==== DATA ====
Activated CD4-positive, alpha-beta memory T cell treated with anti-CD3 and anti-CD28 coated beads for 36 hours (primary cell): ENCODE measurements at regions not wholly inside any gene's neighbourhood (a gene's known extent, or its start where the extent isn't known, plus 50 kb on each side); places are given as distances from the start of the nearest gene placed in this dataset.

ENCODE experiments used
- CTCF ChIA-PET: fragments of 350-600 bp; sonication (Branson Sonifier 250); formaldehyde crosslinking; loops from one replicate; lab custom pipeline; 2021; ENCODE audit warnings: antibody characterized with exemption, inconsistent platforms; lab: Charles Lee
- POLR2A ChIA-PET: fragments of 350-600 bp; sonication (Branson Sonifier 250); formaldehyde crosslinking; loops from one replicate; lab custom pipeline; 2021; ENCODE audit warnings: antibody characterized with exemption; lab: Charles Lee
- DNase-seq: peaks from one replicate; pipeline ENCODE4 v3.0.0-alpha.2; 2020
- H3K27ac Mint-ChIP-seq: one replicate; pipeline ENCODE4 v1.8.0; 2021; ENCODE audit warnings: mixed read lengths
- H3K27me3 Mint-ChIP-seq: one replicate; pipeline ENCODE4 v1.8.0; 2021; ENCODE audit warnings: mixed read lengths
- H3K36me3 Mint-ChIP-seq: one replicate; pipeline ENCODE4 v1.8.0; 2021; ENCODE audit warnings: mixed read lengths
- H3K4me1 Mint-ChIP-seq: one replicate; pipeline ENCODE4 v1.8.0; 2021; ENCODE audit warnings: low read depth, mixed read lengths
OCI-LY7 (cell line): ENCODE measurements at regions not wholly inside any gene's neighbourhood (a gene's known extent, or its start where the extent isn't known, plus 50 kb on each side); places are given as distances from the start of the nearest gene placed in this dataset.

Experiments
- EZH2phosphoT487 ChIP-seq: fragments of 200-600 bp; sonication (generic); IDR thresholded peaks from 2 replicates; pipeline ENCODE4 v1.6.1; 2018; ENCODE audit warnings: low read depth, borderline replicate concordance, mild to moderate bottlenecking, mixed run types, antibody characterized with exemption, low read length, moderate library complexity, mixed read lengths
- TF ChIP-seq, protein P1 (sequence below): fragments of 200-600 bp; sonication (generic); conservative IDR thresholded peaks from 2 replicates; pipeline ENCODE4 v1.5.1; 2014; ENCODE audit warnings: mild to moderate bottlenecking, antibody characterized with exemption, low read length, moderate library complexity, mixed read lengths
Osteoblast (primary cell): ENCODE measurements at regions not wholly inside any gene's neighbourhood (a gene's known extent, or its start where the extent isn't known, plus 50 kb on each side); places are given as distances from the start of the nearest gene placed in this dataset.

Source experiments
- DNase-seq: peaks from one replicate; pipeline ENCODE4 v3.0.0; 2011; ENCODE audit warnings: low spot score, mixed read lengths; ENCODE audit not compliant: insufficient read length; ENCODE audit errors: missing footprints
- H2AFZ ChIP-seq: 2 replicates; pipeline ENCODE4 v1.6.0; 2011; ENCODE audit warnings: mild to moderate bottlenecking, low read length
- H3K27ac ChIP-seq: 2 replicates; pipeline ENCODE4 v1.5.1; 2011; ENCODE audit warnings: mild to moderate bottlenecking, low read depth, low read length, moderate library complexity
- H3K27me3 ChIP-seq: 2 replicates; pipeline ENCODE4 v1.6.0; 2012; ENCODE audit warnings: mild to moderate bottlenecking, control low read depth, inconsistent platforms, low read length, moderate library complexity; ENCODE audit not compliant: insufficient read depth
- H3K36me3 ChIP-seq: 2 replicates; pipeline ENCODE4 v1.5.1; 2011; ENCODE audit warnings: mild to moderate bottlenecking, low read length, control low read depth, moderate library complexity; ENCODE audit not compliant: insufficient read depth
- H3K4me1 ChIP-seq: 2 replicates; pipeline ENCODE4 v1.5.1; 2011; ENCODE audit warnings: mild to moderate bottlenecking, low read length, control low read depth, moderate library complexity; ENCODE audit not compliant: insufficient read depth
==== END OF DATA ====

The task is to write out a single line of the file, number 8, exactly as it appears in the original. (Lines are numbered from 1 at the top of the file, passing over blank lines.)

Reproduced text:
- H3K36me3 Mint-ChIP-seq: one replicate; pipeline ENCODE4 v1.8.0; 2021; ENCODE audit warnings: mixed read lengths